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Ex-LAPD Detective Mark Fuhrman Still Seems Mad About The O.J. Simpson Case

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You may remember Mark Fuhrman as the LAPD detective who testified during the O.J. Simpson trial. Well, he's still pretty bitter about how the whole thing went down and has no interest in watching American Crime Story. Former LAPD Detective Mark Fuhrman was the one who found the bloody glove at O.J. Simpson's home that purportedly did not fit Simpson's hand, inspiring defense attorney Johnnie Cochran's phrase, "If it does not fit, you must acquit." The defense in the trial maintained that Fuhrman was a racist and that he had planted the evidence, pointing to previous instances in which Furhman had reportedly used slurs and made racist statements. Furhman testified that he hadn't used those slurs at any point in the last decade, though it was later proven that he had. He retired from the LAPD in 1995 and pleaded no contest to a perjury charge in 1996 over his testimony surrounding his usage of racist epithets.

In a recent interview with the New York Post, he says he has zero desire to watch the current adaptation of the trial, American Crime Story: The People v. O.J. Simpson, and conveyed a lot of anger as to how the case unfolded.

He told the Post that he has seen the facts of the case dismissed several times over the past two decades "simply because it does not fit within the politically correct narrative." He accused FX of failing to reach out to anyone on the prosecution.

This miniseries will most probably define not the historical record of the murder of two people, but the almost pathological desire to elevate a narcissistic, violent man to victim status just because he was a black athlete. Immensely sad. I am angry and bitter because the truth is a massaged reality. Let's play grown­up for a while. This is not about me. There will be another O.J., and what we have learned is that political correctness and stupidity trump justice.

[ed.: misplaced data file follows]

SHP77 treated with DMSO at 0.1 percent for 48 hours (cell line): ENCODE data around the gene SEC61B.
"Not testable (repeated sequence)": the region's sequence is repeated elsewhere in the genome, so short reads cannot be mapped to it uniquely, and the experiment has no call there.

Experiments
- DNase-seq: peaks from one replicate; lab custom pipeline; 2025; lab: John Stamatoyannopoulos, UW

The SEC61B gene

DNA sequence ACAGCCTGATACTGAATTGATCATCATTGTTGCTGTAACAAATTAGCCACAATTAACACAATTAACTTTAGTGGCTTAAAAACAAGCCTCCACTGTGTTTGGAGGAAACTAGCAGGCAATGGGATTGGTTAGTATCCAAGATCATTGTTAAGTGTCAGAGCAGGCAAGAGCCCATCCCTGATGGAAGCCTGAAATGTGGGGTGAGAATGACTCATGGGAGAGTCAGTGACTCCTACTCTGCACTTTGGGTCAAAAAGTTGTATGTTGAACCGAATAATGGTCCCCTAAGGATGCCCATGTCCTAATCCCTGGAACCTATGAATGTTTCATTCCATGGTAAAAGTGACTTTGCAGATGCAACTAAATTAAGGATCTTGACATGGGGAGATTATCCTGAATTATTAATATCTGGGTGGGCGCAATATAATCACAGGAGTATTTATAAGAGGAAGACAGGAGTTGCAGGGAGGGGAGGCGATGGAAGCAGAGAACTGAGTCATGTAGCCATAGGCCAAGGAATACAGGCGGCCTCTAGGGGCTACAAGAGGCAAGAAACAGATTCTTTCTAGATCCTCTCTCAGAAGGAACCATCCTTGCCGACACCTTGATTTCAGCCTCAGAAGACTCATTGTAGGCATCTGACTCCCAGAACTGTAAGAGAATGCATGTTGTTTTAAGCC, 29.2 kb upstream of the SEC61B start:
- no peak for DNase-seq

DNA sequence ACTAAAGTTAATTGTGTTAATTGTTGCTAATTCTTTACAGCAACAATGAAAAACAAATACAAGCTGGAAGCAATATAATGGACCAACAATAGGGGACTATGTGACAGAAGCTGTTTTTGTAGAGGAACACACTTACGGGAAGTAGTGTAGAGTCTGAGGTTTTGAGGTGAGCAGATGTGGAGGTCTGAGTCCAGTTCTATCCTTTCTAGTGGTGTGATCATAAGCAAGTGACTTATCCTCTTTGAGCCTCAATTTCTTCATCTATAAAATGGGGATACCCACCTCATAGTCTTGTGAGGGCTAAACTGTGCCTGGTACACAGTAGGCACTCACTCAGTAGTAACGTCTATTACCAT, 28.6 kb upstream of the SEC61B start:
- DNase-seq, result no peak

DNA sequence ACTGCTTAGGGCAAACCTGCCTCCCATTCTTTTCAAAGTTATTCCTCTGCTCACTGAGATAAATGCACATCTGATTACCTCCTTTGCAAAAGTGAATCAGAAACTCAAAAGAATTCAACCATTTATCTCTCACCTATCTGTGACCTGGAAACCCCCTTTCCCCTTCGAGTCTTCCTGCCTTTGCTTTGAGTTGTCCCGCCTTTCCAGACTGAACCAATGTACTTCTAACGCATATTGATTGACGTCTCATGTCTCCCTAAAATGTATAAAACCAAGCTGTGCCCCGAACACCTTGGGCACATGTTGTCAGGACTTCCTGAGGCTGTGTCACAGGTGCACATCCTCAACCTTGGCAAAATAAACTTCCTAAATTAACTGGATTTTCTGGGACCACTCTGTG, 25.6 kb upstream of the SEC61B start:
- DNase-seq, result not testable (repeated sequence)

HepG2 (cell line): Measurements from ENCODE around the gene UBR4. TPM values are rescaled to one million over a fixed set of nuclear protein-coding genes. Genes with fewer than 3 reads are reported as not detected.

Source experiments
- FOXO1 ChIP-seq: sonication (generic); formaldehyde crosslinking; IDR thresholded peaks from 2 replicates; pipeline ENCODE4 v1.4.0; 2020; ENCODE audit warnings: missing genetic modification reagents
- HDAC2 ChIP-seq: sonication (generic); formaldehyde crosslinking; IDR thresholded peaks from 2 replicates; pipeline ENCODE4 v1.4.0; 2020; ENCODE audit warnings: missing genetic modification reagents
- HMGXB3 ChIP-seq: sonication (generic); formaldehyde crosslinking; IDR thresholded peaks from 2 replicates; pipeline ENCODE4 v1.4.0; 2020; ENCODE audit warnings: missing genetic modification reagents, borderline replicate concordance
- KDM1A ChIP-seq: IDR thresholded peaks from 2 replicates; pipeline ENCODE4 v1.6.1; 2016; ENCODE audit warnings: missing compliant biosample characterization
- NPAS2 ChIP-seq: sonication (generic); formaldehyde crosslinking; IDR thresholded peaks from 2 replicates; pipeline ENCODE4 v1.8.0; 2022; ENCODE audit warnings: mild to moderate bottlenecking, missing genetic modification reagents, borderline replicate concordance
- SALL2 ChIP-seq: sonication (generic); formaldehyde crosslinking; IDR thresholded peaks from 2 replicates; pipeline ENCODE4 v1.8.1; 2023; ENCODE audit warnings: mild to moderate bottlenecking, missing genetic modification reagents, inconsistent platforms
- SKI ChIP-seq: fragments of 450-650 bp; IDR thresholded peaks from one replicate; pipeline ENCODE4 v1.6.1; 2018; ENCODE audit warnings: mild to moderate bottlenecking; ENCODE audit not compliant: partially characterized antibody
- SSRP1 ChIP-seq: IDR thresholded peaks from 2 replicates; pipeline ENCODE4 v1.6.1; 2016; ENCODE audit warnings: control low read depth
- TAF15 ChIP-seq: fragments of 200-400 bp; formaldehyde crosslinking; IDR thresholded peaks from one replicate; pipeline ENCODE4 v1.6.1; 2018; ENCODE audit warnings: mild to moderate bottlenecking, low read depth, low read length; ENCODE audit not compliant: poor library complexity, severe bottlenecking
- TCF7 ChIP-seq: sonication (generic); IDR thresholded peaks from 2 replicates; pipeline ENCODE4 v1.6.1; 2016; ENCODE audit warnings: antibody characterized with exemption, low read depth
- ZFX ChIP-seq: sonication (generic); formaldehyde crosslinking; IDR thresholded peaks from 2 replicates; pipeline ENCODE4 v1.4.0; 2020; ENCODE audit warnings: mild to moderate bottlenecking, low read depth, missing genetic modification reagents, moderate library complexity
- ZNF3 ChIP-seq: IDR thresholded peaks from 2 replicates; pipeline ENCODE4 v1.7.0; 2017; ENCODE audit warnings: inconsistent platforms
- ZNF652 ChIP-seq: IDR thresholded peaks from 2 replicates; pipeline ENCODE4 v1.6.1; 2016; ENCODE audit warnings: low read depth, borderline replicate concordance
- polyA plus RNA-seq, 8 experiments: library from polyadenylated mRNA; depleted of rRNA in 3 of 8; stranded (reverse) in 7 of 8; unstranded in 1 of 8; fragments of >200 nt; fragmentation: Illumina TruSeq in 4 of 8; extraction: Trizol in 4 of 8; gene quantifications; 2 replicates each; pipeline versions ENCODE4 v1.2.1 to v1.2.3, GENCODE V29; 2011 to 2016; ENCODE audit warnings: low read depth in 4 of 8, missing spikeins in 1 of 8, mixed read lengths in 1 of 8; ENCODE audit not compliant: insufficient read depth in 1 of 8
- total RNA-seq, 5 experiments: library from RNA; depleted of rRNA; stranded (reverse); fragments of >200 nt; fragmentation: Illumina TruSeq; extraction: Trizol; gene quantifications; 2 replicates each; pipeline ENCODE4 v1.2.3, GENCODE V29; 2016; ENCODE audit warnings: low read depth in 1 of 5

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He had angry words for the media who he believed overlooked key facets of the investigation in favor of more sensational racial details, as well as Phil Vannatter, the lead detective in the case who Furhman claims "stole the credit" for evidence discoveries made by fellow detective Brad Roberts. He also blames the media for never contacting Roberts, who he says showed prosecutor Marcia Clark the evidence that he and Roberts found at Simpson's home, known as the Rockingham scene. This included black sweats in the washing machine that he believes Simpson wore during the murders and blood in various areas of the home. He also accused Vannatter of leaving evidence behind.

He noted three key pieces of evidence ignored by the prosecution, including a bloody fingerprint on a gate at Nicole Brown's house, the sweatpants, and an empty Swiss Army knife box found in Simpson's home.

When asked if he had any issues with how he was perceived in the public eye, he said, "You have no idea how little I care." That's apparently a line from Monte Walsh, a 2003 TV movie in which Tom Selleck plays the eponymous cowboy.

Fuhrman is now 64 years old. He has always denied that he ever planted any evidence in the Simpson case, and has since written several true crime novels, including one about the Simpson case titled Murder in Brentwood.

In an interview last year, Fuhrman compared Simpson to Robert Durst. He was asked why he felt like Simpson was acquitted back in 1995.

The elephant in the room is, 'Oh, it's because the LAPD is racist and Fuhrman planted evidence.' And if you want to believe that, then you're a juror that didn't listen to any of the evidence and you watched the defense unable to prove a thing. So you didn't do your duty. But if we're gonna remove that and then just look at it, it's the same reason Jodi Arias isn't going to be put to death. Good-looking females are never put to death. Famous athletes...everyone wants to believe they're incapable of doing something every other human is capable of. So, there we have it.